Posted by Michael Andersen (Contributor) on April 2nd, 2015 at 3:13 pm
With a few dozen orange cones and minimal fuss, a team of bridge inspectors and a county traffic safety specialist assembled a perfect Portland-quality detour on the Burnside Bridge Thursday.
It might seem like a small matter, but anyone who’s ridden a bike or walked near many construction detours knows how frequent it is for them to push people into mixed-traffic lanes rather than meddle with the flow of cars — even on streets that are far wider than they need to be for cars to keep flowing freely.
The good things about this short-term, lightly mobile midday detour started right at the beginning, with the well-placed warning signs:
Closer to the heavy machinery, the bike lane peeled off gracefully, while the machinery itself remained clear of the sidewalk:
With the cones in place, it was perfectly comfortable to merge left and ride in the bike lane next to traffic moving 30 mph or more, while also staying clear of the trucks on the right. Coming across the bridge at 2:30 p.m., there didn’t seem to be any traffic congestion issue.
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The cones continued for a bit on the west side of the detour, letting people decide when to merge right into the bike lane or whether to remain straight in preparation for the shared-lane descent into downtown.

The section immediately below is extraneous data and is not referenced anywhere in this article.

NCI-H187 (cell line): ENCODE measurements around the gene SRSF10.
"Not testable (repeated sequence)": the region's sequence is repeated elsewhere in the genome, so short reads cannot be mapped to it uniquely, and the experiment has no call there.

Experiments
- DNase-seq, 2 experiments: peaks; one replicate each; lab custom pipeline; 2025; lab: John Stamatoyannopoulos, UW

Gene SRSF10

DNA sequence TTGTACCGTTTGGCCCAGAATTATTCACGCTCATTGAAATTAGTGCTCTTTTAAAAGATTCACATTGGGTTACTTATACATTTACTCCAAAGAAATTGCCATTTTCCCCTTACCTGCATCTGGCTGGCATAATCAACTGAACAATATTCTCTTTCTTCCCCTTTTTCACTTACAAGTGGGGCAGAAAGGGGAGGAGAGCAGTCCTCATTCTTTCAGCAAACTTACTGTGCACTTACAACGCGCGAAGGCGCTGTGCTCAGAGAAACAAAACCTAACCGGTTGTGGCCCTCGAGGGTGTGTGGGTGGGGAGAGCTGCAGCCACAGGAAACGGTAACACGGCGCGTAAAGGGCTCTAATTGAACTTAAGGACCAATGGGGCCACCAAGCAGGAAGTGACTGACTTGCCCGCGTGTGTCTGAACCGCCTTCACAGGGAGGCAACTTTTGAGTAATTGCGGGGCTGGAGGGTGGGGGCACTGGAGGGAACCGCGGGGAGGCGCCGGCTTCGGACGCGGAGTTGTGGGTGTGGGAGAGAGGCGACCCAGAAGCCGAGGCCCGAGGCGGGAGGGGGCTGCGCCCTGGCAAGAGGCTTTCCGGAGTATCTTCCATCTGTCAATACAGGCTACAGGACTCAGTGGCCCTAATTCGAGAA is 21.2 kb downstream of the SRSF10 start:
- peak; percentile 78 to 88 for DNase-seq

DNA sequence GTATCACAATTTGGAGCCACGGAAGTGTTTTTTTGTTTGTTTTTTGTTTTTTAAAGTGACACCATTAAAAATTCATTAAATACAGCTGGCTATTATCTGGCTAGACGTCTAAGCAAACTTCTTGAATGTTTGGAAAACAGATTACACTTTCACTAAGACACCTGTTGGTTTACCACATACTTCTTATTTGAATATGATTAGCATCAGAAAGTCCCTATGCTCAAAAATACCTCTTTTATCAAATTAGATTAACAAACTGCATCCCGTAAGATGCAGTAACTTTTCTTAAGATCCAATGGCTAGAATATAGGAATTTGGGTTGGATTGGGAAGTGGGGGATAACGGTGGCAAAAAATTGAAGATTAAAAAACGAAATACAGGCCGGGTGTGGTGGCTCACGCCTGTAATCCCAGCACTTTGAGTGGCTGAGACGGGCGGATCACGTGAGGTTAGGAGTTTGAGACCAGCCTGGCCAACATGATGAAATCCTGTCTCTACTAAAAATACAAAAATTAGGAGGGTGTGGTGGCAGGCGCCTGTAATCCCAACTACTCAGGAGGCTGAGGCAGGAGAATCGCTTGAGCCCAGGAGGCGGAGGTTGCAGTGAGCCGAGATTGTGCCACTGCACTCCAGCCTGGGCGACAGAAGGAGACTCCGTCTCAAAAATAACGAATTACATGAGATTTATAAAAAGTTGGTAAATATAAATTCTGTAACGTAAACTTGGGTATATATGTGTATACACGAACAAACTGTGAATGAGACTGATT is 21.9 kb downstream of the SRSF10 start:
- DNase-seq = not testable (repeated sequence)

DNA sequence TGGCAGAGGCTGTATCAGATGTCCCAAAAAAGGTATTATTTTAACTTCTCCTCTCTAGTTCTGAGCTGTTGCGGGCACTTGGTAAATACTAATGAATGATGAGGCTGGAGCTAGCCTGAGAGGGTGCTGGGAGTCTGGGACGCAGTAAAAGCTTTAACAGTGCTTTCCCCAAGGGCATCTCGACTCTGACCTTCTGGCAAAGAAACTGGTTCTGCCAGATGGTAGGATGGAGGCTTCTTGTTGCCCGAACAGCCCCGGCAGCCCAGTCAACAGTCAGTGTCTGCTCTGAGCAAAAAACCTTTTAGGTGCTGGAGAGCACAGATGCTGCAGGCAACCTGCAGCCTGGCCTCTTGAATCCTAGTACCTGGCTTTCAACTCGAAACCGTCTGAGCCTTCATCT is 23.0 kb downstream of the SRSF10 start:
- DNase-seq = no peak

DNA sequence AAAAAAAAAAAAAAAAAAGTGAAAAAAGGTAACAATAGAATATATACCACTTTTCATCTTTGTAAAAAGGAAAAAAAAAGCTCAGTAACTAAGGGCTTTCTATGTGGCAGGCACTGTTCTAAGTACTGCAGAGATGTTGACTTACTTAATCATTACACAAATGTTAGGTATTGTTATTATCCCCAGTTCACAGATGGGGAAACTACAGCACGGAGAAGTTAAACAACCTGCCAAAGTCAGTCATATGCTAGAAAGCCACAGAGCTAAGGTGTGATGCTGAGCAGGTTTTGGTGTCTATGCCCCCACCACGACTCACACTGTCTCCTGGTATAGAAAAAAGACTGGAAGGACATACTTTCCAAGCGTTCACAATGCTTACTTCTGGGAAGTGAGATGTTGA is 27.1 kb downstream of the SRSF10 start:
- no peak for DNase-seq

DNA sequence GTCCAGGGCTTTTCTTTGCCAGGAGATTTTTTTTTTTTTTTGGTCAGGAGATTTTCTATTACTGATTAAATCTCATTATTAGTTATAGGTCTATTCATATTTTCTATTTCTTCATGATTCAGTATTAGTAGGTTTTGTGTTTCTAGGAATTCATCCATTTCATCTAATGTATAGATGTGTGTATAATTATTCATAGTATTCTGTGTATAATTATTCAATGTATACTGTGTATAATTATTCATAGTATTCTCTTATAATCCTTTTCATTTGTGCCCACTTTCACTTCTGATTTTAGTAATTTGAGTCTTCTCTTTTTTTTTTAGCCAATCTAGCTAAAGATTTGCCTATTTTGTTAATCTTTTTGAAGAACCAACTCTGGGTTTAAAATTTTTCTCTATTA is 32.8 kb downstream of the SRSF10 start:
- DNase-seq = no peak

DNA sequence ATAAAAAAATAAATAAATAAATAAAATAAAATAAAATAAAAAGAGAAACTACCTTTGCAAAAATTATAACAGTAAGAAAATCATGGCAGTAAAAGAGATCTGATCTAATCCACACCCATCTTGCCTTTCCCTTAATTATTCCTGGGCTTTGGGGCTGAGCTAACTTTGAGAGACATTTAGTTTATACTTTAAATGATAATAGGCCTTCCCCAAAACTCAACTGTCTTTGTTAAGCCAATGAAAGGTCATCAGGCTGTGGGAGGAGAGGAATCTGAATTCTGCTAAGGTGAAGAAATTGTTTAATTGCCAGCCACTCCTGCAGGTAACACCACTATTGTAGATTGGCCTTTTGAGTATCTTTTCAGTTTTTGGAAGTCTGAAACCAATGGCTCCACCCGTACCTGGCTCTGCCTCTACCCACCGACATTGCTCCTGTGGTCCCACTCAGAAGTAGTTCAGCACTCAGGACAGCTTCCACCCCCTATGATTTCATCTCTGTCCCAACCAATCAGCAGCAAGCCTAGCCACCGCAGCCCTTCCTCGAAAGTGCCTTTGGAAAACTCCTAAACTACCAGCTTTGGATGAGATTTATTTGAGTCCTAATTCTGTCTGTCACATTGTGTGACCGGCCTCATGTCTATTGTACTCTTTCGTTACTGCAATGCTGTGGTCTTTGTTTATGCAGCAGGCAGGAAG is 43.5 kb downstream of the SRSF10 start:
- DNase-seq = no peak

The detour was the work of Kevin Smith, a county employee assigned to support the private bridge inspection contractors during their annual job hanging over the side of the bridge.
“We just had a brainstorm in the morning,” Smith said when I stopped to ask what the planning looked like. “We try to do it the best way possible without obstructing and keep everybody safe.”
Smith mentioned that not everyone on a bike is going to use the detour, with some exercising their judgment that the main travel lanes are safer. Every person I saw pedal past seemed stress-free and content to be using it, though.
All in all, this was a detour that perfectly upheld this famous image in the city-county Climate Action Plan:
It was enough to make you wish the Burnside had physical separators to improve the bridge’s bike lanes on every other day of the year, too.